Although mobile applications andmore broadlythe wireless market are making their presence felt in R&D space, adoption in enterprises hasn't been to a level at which companies can justify their investments in developing newer products and services and ultimately show profits in their balance sheet. It's no longer an area that both businesses and technology vendors can afford to ignore, however.
A case in the point is Microsoft, which increased its wireless and embedded footprint with Smartphone, Launch, Windows CE.NET, and Windows XP embedded. On the other hand, Sun Microsystems is using its large developer base to make inroads and has alliances with some heavyweight device manufacturers, such as Nokia, which have come out in support of Java as a platform.
In my last column, I outlined how enterprises can incorporate wireless technologies. The rule of thumb is that applications should be wireless-enabled only when their real-time availability can make a significant impact on critical business decisions. The wireless architecture gives a good overview of what kind of decisions need to be made while rolling out an enterprise grade application (see Figure 1).
Figure 1 The enterprise wireless architecture.
Most of us evaluate platform strategies without taking a look at some important key criteria. Some of the conceptions that we have inherited (see Figure 2) include "Microsoft is best with bringing out newer options and features;" "Sun is best known for its stability;" and so on. This is fine, except we didn't consider several important evaluation criteria. For example, have we considered how much a particular technology vendor spends on its R&D as a sign of its commitment to innovation?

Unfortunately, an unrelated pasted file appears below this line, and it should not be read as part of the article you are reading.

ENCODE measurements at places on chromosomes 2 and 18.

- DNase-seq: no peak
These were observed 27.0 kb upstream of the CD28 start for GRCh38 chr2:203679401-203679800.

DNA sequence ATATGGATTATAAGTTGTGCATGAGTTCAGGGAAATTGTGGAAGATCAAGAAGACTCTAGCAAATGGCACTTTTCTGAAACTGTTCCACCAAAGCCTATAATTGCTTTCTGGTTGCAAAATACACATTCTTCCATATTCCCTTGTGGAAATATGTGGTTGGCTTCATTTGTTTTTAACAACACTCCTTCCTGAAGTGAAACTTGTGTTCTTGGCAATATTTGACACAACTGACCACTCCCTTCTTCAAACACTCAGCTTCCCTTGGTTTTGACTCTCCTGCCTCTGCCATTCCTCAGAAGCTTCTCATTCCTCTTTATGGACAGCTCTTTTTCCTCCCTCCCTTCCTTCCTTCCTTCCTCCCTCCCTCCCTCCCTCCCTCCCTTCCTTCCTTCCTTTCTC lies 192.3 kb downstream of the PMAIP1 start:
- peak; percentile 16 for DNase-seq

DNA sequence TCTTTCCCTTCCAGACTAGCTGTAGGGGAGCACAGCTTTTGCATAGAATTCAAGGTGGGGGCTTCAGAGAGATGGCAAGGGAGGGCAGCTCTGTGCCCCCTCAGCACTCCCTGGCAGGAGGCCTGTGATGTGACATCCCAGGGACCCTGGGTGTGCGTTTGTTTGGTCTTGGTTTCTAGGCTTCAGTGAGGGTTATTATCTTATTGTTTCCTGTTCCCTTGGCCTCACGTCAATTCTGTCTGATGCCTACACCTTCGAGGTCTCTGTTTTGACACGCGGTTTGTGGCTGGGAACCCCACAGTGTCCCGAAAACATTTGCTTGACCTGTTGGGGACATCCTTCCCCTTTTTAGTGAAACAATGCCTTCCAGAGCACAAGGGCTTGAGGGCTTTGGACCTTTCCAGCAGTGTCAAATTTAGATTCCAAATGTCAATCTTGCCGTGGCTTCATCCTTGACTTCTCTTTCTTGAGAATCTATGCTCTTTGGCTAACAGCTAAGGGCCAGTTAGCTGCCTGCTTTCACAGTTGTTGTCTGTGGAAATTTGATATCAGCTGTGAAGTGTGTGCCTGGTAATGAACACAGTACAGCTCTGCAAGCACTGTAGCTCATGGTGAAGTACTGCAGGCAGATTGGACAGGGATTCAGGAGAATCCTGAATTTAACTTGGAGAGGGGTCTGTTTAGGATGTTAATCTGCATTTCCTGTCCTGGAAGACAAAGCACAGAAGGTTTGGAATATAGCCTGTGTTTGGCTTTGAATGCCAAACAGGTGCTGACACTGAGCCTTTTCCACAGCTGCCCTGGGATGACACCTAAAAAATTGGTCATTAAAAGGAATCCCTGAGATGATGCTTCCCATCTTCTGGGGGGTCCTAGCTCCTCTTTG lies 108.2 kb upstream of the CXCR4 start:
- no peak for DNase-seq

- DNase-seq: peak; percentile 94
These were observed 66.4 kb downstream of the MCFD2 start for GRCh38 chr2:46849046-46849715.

Figure 2 Major wireless platforms.
Have we looked at its financials to see how concurrent releases of its products are delivered? In the wireless sector, this is ever more important for niche technology startups around the world. (Remember Palm in its early days?)
When evaluating an OS for your wireless device, microprocessor support is another crucial issue. Many technology vendors such as Microsoft support multiple selection of CPUs. When evaluating a platform, support for the following four families of microprocessors and emulation technologies is essential:
ARM: ARM720T, ARM920T, ARM1020T, StrongARM, XScale
MIPS: MIPS II/32 with FP, MIPS II/32 without FP, MIPS16, MIPS IV/64 with FP, MIPS IV/64 without FP
SHx: SH-3, SH-3 DSP, SH-4
X86: 486, 586, Geode, Pentium I/II/III/IV
Palm, Microsoft, Motorola, and Intel have all announced support ARM core modules. OSs with support for ARM should be chosen for any kind of wireless development because their footprints are increasing beyond mobile devices. It's only in the Set Top boxes segment that MIPS is the preferred choice among manufacturers.
Microsoft recommends that developers choose Windows CE.NET for solutions requiring real-time, a small footprint, and support for non-x86-based processors. It also recommends that they select Windows XP Embedded for solutions requiring the latest Windows technologies built on the x86 processor using existing Win32 drivers, hardware, or applications.